October 20, 2010 – Financial software firm FIS has signed a deal to buy technology consultancy Capco for at least $292 million, the companies said Tuesday.

Under the terms of the agreement, set to close by the end of the year, FIS will buy out Capco’s majority shareholder, Symphony Technology Group. The Palo Alto-based private equity fund still owns a majority stake in Netik, a New York and London-based data warehouse vendor which used funding from STG in February to acquire Capco’s reference data services unit.

Capco, a global business and technology consultancy dedicated to the financial services industry, has over 1000 employees in offices throughout Europe, North America and India. It is expected to make around $225 million in revenues this year – over half of which will be from non-U.S. operations - and wanted to increase revenues to $1 billion within the next few years. Because Capco’s management didn’t believe STG could provide sufficient funding it shopped around for a new parent and negotiated the deal with FIS, says a spokesman for Capco in London.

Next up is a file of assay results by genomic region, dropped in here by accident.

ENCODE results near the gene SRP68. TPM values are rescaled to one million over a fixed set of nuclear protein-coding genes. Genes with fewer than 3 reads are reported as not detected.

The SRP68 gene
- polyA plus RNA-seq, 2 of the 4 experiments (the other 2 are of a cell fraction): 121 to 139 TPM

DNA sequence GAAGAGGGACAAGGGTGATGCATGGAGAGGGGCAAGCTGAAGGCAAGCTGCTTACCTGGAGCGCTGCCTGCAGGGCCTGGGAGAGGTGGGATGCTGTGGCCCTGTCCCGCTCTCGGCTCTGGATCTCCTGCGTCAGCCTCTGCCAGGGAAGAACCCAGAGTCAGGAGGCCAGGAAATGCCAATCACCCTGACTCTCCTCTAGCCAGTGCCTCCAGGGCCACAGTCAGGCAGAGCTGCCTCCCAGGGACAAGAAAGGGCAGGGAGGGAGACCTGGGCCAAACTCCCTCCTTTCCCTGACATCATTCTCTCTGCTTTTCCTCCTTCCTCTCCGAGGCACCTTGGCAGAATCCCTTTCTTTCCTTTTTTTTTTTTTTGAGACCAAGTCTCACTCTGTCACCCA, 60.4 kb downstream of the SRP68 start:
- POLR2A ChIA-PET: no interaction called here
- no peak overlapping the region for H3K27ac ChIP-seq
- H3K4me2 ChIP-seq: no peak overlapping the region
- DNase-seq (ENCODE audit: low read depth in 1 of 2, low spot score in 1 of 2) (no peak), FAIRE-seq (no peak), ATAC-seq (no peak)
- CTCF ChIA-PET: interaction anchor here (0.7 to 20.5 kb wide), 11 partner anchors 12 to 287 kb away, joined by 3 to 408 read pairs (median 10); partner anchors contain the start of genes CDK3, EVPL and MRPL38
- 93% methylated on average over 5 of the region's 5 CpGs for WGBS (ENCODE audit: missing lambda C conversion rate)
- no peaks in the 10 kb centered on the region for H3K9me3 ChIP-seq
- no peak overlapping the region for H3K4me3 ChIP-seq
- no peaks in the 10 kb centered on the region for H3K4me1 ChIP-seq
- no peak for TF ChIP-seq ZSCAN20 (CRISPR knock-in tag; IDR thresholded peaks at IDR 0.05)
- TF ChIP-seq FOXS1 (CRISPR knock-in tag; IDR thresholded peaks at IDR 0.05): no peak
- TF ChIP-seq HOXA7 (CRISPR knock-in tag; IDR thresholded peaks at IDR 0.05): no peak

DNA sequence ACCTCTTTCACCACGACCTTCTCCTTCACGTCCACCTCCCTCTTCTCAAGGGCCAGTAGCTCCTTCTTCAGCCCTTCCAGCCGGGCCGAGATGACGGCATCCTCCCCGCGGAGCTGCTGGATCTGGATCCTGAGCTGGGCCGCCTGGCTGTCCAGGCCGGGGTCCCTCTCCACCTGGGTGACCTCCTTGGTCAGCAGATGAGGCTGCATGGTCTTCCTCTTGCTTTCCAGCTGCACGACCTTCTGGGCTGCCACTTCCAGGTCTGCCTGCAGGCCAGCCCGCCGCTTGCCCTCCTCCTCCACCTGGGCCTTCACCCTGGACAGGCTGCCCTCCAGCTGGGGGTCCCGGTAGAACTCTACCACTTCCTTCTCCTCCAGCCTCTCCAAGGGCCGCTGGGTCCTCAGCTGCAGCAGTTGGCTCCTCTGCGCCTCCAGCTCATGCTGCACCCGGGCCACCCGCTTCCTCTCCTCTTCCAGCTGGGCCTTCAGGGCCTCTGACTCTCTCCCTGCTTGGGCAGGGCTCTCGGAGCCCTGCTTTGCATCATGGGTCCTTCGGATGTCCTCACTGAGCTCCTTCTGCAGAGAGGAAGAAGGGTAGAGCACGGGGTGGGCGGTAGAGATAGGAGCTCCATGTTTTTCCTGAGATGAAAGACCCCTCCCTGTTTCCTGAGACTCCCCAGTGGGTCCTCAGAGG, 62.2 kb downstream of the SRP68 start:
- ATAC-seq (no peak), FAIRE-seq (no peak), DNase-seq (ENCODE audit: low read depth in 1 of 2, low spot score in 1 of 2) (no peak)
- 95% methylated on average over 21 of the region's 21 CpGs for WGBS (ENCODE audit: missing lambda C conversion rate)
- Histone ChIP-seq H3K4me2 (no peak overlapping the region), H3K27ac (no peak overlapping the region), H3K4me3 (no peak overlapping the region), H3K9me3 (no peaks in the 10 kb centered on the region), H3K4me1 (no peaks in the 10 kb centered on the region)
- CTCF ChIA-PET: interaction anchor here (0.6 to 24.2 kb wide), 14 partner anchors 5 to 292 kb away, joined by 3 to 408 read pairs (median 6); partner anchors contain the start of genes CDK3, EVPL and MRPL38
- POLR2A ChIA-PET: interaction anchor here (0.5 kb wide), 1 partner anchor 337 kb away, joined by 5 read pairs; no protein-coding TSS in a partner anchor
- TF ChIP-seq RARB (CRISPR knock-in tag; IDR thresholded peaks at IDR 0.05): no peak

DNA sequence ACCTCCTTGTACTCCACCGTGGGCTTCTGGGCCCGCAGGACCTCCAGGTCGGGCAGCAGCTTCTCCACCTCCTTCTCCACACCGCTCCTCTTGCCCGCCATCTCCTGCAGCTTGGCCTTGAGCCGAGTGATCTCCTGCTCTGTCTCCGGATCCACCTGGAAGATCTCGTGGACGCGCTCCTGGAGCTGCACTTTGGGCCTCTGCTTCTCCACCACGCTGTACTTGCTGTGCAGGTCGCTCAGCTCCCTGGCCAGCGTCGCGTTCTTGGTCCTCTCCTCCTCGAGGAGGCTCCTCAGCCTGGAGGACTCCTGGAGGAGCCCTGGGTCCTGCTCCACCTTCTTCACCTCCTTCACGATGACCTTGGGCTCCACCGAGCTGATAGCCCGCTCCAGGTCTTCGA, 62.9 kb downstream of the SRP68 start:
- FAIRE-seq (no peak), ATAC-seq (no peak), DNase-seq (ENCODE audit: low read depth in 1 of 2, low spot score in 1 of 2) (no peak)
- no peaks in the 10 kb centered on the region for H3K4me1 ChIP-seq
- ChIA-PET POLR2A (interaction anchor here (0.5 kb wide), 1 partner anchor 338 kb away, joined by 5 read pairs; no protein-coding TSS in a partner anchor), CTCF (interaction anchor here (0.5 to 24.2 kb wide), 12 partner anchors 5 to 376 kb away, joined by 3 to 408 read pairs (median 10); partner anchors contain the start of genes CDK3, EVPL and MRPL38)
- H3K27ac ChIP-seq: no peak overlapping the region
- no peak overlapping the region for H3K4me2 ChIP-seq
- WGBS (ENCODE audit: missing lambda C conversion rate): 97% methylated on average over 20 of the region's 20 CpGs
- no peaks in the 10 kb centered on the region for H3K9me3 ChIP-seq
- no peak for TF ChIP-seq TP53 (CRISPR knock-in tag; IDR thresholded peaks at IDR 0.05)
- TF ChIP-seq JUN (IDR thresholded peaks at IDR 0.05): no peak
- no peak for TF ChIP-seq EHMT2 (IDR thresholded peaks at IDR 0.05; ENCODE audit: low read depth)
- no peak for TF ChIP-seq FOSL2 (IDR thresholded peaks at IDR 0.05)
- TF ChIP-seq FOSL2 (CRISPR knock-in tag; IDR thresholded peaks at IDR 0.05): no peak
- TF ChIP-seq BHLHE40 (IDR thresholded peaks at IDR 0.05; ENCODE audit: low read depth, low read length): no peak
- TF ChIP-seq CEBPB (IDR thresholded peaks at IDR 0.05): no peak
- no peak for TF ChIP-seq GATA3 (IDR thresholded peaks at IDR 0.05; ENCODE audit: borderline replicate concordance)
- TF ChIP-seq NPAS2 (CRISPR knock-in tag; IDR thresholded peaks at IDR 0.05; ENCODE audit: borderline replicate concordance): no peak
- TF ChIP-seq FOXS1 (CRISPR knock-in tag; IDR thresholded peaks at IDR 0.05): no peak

In a statement, FIS says the acquisition expands its international footprint with services covering banking, capital markets, wealth and investment management, finance, risk and compliance and technology. FIS will further elaborate its strategy in a conference call Oct. 26.

Capco founder and chief executive officer Rob Heyvaert will continue to lead the business, reporting to FIS’ President and CEO, Frank Martire and also becomes a corporate executive vice president of the parent. The rest of the Capco management team will stay in place.

“Combining Capco's collaborative consulting services with FIS' industry leading core banking and payments solution suite will enable both organizations to better leverage our individual strengths while providing our respective clients with a unique blend of market expertise, technology solutions and strategic support,” says Heyvaert in a statement.

Earlier this year FIS was itself a takeover target, with a group of private equity firms eyeing a $15 billion leveraged buyout. However, talks broke down, prompting FIS to start a leveraged recapitalization with a share repurchase.

This originally appeared on Securities Technology Monitor.

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